Adults at low risk for heart attack and other coronary heart disease events and who have no symptoms of heart disease should not be routinely screened with resting or exercise electrocardiography (ECG), according to the US Preventive Services Task Force. The recommendation, appearing today in the Annals of Internal Medicine, is an update to the task force’s similar 2004 statement that considers studies on the topic published since that time.
Coronary heart disease is the leading cause of death in the United States for both men and women, accounting for nearly 40% of all deaths annually. Each year more than 1 million people in the United States experience nonfatal or fatal heart attacks or sudden death from heart disease.
The conventional tool used by physicians to assess a patient’s heart disease risk is the Framingham Heart Study risk assessment tool, which helps identify individuals at high, intermediate, or low risk of having a heart event in the next 10 years based on such factors as age, sex, total cholesterol and high-density lipoprotein cholesterol (HDL) levels, systolic blood pressure, and smoking. Those at low risk have a 10% or less chance of having a heart event over the next 10 years. At issue is whether ECG screening would provide information that would enable them to identify additional patients at risk and make it possible to treat such patients and further reduce the number of heart attacks or sudden cardiac death.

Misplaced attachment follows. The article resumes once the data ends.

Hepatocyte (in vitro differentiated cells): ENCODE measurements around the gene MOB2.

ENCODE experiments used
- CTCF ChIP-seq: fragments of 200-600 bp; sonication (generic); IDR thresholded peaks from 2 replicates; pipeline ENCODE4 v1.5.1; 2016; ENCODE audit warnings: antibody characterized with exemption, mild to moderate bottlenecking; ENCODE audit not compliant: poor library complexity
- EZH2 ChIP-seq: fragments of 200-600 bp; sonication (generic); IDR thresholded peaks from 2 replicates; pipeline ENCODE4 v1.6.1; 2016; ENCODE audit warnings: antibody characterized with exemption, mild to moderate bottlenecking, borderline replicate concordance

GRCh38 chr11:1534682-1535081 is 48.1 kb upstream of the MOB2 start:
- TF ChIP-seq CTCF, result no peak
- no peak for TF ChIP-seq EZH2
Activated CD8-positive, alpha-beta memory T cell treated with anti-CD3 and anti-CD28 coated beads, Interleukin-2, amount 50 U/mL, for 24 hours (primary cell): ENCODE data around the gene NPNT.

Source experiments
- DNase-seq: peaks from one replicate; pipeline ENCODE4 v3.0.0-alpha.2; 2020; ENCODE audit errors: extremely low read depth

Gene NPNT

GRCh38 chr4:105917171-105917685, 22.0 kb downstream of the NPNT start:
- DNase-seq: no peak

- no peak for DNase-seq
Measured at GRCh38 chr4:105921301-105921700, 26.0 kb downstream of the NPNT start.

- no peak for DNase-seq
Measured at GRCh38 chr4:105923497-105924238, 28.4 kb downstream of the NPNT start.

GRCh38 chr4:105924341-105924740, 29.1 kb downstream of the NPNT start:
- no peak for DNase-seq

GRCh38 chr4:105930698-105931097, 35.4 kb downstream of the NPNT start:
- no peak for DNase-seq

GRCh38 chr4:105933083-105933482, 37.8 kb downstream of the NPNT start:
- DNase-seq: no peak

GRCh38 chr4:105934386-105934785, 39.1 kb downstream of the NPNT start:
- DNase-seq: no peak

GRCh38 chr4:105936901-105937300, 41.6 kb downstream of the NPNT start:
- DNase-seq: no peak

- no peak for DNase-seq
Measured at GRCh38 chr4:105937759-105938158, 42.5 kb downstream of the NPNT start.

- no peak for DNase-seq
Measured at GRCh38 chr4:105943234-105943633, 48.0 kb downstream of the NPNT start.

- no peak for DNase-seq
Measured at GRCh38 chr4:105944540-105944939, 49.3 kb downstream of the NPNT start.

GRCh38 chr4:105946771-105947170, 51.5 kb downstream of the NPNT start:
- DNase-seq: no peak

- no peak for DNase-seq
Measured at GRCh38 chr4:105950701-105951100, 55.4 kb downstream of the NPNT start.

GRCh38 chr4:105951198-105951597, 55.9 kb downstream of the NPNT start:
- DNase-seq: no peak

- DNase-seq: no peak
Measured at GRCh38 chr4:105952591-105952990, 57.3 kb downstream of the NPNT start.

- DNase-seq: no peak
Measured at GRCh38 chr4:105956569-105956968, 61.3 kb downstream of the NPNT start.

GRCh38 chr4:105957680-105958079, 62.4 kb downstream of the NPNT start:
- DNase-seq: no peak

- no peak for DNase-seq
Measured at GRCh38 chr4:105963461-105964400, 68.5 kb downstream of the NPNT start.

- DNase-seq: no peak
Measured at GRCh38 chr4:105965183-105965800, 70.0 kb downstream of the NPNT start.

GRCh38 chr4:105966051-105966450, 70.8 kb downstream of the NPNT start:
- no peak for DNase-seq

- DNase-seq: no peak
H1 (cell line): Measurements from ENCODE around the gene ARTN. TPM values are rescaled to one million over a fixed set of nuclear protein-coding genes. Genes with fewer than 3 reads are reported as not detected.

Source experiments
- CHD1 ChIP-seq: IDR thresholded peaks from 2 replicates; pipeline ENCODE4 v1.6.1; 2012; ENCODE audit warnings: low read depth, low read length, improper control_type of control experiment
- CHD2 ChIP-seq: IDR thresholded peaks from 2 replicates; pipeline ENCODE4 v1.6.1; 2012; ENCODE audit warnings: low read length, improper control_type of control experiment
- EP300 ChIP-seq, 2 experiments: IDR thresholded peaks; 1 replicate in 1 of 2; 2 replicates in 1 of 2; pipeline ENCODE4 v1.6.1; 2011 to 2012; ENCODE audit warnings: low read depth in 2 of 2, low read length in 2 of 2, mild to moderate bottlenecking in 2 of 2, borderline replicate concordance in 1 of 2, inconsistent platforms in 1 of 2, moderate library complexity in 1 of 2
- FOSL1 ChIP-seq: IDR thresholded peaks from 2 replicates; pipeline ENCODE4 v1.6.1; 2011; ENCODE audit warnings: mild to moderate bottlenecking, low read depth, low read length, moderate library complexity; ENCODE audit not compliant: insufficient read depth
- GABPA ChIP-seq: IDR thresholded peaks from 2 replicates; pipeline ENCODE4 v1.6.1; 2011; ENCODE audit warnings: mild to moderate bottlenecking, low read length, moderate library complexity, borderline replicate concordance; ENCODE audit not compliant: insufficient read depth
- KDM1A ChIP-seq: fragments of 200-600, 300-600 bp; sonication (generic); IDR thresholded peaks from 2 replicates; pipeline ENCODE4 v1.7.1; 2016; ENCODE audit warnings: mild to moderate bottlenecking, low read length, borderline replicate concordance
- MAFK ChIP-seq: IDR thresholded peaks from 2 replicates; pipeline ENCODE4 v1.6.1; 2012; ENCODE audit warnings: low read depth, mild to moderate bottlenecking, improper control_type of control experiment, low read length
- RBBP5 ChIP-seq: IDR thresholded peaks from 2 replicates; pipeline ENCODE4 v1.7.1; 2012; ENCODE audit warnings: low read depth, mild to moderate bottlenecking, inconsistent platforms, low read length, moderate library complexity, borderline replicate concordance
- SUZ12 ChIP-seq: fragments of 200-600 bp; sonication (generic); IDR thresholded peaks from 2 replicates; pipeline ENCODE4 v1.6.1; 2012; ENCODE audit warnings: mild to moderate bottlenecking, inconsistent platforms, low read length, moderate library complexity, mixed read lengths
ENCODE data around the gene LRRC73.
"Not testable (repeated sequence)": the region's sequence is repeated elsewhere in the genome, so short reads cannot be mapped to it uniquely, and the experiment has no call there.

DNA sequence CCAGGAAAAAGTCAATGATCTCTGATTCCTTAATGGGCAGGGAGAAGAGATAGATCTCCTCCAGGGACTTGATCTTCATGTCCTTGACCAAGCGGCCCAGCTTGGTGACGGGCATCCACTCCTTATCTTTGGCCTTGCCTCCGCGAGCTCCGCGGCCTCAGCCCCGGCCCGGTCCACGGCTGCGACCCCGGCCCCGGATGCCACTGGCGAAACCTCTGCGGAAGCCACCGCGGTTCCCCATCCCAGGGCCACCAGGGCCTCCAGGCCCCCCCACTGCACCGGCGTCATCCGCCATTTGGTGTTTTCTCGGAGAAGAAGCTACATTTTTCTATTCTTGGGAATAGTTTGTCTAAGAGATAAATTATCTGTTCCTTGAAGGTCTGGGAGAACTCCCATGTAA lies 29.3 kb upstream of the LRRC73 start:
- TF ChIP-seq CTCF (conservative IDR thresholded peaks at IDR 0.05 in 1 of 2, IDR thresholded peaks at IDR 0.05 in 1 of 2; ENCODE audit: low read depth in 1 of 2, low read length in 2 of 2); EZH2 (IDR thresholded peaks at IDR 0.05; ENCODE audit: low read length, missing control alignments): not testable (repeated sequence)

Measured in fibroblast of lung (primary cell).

The task force also considered the potential for harm among asymptomatic adults, notably harms associated with follow-up testing or interventions when a screening ECG finds abnormalities. The task force found studies showing that up to almost 3% of asymptomatic adults who had abnormal findings on an exercise ECG test underwent an angiography, a procedure associated with a number of potential risks, including heart attack, stroke, and an allergic reaction to dye or medication used during the procedure.
Additionally, the task force said that among adults identified by conventional risk factors as being at intermediate or high risk of a heart attack or other coronary heart disease event, evidence was insufficient to assess the balance of benefits and harms in using ECG screening to further predict coronary heart disease events. The task force noted such individuals should already be receiving appropriate treatment, which includes a combination of interventions such as appropriate diet and exercise, lipid-lowering medications, aspirin, hypertension management, and tobacco cessation.